Your doctor says you have ‘tennis elbow’… but you have never even picked up a racquet to play?!
How did that happen?
Patients with tennis elbow present with pain at the bony point on the outside of the elbow, particularly when they extend their wrist or fingers. Sometimes the pain can radiate into the forearm or up to the shoulder. Tennis elbow in the medical community is known as ‘lateral epicondylitis’, which simply means inflammation involving the bony prominence on the outside of the elbow.
How does this inflammation get started?
Tennis elbow is nearly always caused by repetitive forceful gripping with the hand. Although seen frequently in tennis players, it is most commonly seen in patients who have never stepped on a tennis court. Instead it is the result of frequent swinging of a hammer, repetitive work on an assembly line, prolonged typing at a poorly positioned keyboard, recurring scanning of items at a checkout line, or even a day spent swinging a golf club.
All of these activities have one thing in common…
– they require repetitive use of the muscles that stabilize the wrist and fingers. And these muscles attach to the arm at the bony prominence located on the outside of the elbow. Inflammation and small tears develop at this point, and pain soon follows.
What can be done for tennis elbow?
The best thing to do is to keep it from developing in the first place. This can be done by recognizing which activities put you at risk, and modifying them to decrease the chances of developing tennis elbow. That may mean using a larger grip on your tennis racquet or using a softer racquet, making your workstation more ergonomic, or incorporating a regimen of stretching and strengthening before starting these activities.
What can be done once the pain has started?
The first step in management is very similar to what is done to prevent it – realize which activities might have aggravated this condition and make changes to those activities to decrease the stress on your forearm muscles. Your healthcare provider can help you determine which activities are troublesome and how you might modify them.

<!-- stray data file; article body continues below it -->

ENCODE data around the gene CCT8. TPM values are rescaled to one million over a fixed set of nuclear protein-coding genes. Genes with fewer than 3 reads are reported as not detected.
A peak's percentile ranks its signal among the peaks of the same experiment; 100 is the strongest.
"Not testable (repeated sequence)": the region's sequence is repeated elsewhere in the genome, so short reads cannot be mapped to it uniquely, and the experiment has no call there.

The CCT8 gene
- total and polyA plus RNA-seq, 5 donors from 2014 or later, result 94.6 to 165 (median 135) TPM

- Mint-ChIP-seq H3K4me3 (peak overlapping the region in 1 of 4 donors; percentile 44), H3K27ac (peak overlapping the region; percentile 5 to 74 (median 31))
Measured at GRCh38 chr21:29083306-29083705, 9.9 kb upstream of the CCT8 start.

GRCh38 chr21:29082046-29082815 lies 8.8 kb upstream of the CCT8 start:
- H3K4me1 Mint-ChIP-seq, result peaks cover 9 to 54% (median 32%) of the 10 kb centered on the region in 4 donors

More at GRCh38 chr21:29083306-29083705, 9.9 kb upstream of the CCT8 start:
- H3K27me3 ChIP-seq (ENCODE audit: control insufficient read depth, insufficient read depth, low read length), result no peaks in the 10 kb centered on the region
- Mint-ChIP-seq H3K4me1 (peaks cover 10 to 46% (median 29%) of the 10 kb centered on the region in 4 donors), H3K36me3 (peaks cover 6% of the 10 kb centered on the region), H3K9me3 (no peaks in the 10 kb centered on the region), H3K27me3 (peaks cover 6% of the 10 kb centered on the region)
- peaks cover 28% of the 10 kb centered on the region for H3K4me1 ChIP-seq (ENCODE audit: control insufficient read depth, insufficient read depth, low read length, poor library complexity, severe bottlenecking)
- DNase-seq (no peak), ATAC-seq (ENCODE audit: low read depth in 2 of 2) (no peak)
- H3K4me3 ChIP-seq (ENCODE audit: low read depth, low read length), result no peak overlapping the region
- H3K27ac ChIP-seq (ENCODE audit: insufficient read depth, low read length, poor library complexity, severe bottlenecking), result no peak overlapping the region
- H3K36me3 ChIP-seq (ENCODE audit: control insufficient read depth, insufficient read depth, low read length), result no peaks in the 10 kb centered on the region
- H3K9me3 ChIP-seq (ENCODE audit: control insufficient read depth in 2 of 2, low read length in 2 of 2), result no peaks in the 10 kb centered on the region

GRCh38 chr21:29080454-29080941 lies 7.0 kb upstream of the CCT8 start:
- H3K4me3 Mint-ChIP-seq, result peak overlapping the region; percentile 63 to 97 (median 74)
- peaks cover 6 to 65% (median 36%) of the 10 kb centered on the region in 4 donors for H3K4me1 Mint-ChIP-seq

Sometimes such simple changes are not enough, and there remains persistent pain on the outside of the elbow. Additional treatment options include physical therapy focused on stretching and strengthening the forearm muscles, and the use of local modalities such as ultrasound, to decrease inflammation. Anti-inflammatory medications that decrease the inflammation from arthritis and other joint pains also work well on the inflammation associated with tennis elbow. Healthcare providers may also recommend bracing with aggravating activities, which usually means placing a strap around the elbow to decrease the stress the elbow feels and potentially reduce the swelling from inflammation.
When these things fail, your primary care physician may refer you to a specialist. The specialist’s first job is to evaluate you for less common causes of pain around the elbow such as bone and joint diseases. When the diagnosis of lateral epicondylitis is confirmed, they may recommend a steroid injection, which may give tremendous relief. For patients who continue to experience persistent pain despite all of these treatments, particularly those with good but temporary relief with a steroid injection, there are surgical options to remove the inflammation and repair the tendon insertion.
The key to treating tennis elbow is recognize it early and modify aggravating activities. For those that don’t respond to these changes, a referral to a specialist is recommended. And hopefully you’ll be back on the tennis court….or jobsite, in no time!